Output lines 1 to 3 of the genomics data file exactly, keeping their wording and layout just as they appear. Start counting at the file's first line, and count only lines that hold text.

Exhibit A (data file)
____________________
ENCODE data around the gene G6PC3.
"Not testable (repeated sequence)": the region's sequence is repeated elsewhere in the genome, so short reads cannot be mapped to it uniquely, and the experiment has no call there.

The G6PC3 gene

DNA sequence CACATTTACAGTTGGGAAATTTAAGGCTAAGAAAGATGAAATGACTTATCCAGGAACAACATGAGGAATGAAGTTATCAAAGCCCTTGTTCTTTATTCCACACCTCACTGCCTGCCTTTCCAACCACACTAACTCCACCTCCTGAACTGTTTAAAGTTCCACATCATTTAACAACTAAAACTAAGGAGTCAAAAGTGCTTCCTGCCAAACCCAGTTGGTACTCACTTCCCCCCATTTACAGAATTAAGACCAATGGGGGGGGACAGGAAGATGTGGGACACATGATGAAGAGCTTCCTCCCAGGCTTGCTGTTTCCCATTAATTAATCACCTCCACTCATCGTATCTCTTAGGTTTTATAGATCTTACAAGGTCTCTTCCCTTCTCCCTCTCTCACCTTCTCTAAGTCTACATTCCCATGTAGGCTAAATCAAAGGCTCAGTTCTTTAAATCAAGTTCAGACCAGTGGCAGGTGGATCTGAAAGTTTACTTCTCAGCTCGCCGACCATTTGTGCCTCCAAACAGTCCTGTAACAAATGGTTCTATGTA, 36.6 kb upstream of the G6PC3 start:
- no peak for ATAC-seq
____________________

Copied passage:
ENCODE data around the gene G6PC3.
"Not testable (repeated sequence)": the region's sequence is repeated elsewhere in the genome, so short reads cannot be mapped to it uniquely, and the experiment has no call there.

The G6PC3 gene